Examining Daniel Snyder’s tenure as Redskins owner reveals crucial missteps that he has made.
When the Redskins took Robert Griffin III as the second overall pick in the 2012 NFL Draft, Washington fans rejoiced. Griffin brought with him a certain charisma along with a huge, infectious smile and an unconventional but highly effective way of playing quarterback. His speed and strong arm electrified the league and led the Redskins to their first playoff berth in the past four seasons.
In Week 14 of that season, Griffin tweaked his knee, which was later confirmed to be an LCL sprain. He sat out one game but returned for the following matchup against the division rival Philadelphia Eagles, which Washington won. Controversially, it was revealed on the same day that the Redskins faced the Seattle Seahawks in the Wild Card round of the playoffs that Griffin had not been cleared to play by his doctors in Week 14 due to lingering concussion symptoms that he suffered the week prior.
The decision to allow the highly promising rookie quarterback to play through his pain is not rare in the football world, where a fast turnaround after suffering an injury is admired and praised. Had Griffin’s knee not promptly exploded in the game against the Seahawks, the reports about his injuries would have made him seem even more like a warrior.
Griffin missed a whole year and came back diminished. Mike Shanahan, then the Redskins’ coach, was subsequently lambasted for his eagerness to play Griffin while he was hurt. The Redskins missed the playoffs for the 11th time in 15 seasons and are very likely to add to that number this year as they now sit at 3-8. Interestingly, this underwhelming period of Washington football has coincided with Daniel Snyder’s tenure — he purchased the team for a record $800 million in 1999, and has ever since been ranked near the top of every annual list of worst owners in the NFL/sports in general.
One of the most glaring constants of the team in the past 15 years has been its very low rate of head coach retention. Since Snyder has been owner there have been seven different coaches, which averages out to be a new one every other season. It is universal sports knowledge that such a lack of consistency will not translate to wins. In comparison, Bill Belichick has been coaching the New England Patriots since 2000, in which time the Pats have won three Super Bowl titles and have missed the playoffs just three times.
A popular theory about why the Redskins have consistently been unable to capitalize on a good season and extend it into the next has revolved around its nickname, which is essentially an ethnic slur used against Native Americans. There is a compelling, although not exactly factual, basis to this, but if the Redskins’ bad karma does indeed play a part in their perpetual mediocrity — their last Super Bowl win in 1991 seems like a dream —Snyder has made a variety of unintuitive, illogical moves to exacerbate the team’s juju problems.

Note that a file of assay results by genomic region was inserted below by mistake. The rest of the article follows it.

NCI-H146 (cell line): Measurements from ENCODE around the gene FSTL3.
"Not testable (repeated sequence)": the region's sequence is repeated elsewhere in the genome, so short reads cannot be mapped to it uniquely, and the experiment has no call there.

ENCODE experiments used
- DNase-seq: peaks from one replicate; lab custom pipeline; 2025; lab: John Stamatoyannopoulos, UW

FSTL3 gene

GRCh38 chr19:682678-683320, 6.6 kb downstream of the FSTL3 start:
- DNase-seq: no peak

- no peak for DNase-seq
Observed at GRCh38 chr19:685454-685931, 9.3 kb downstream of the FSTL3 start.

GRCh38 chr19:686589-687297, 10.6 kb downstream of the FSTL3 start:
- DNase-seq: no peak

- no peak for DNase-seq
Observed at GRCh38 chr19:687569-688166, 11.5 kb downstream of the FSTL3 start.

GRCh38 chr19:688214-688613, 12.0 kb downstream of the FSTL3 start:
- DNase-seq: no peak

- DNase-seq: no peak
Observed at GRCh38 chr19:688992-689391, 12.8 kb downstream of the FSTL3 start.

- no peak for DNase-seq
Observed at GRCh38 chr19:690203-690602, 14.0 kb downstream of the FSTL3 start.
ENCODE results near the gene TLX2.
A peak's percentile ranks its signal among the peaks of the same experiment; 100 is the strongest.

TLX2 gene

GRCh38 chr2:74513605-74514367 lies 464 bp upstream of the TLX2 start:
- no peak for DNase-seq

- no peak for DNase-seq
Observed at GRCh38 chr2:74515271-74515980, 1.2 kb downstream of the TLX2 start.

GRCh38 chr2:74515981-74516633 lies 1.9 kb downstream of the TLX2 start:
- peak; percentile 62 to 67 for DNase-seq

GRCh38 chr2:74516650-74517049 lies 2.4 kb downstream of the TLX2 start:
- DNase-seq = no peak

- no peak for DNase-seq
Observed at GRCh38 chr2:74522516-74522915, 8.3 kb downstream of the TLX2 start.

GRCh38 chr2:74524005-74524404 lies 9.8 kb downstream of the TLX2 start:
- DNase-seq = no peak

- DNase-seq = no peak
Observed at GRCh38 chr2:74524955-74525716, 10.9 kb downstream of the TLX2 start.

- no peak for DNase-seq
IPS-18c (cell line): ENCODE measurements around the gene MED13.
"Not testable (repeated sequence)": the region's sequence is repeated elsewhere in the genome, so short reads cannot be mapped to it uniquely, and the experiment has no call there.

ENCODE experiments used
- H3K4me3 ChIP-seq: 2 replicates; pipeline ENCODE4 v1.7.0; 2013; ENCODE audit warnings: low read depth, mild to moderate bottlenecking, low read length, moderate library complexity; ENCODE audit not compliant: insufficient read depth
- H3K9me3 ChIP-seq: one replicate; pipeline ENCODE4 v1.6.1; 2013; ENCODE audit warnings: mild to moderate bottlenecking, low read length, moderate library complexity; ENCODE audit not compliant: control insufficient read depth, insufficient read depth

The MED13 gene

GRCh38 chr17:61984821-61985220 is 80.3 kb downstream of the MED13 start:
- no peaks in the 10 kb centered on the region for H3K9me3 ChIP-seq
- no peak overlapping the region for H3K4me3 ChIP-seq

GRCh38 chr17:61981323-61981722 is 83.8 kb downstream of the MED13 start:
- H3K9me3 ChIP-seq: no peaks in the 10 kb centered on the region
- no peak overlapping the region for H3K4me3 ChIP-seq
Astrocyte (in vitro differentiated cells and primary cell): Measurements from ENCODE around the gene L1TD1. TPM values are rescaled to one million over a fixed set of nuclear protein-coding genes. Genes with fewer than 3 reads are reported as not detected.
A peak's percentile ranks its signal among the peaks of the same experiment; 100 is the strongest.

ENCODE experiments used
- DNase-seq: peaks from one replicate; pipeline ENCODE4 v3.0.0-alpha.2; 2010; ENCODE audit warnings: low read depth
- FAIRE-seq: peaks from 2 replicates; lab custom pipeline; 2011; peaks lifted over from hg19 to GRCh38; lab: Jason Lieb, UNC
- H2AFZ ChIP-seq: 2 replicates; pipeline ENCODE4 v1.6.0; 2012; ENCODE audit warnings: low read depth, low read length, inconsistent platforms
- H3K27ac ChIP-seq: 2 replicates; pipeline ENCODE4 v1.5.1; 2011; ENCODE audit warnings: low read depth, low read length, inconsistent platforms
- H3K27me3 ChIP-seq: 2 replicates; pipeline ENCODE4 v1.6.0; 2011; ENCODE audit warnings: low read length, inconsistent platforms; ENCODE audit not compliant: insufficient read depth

To support the team’s name, Snyder has flat out lied about its origins — he has asserted that “Redskin” is an homage to Native Americans and honors a former Indian coach, but it turns out that coach was apparently a German-American who, in an effort to avoid being drafted into World War I, registered as an Indian. He has adamantly refused to change the name, even though earlier this season thousands of Native Americans and supporters alike gathered outside the Minnesota Vikings’ stadium during the Redskins’ away game to protest the use of a racial slur as a team name.
Additionally, in a misguided attempt to quell the criticism that comes with purposely insulting an entire population, Snyder sued the Oneida Indian Nation. He has tried to quiet angry Native Americans by offering them money to build a memorial skate park, which was refused by the Fort Yuma Quechan Tribe as “bribe” money. And he has publicized supportive statements made by an Indian chief who, it turns out, is not even Indian.
Lack of talent, the inability of the team to be a cohesive unit, and other on-field issues plague Washington. But the reflexive dislike and public disapproval of the franchise and its well-documented inconsistency are on Snyder. Until he steps down, I doubt that the Redskins will ever experience long-term success - or a name change.
Edited by Michael Tony.
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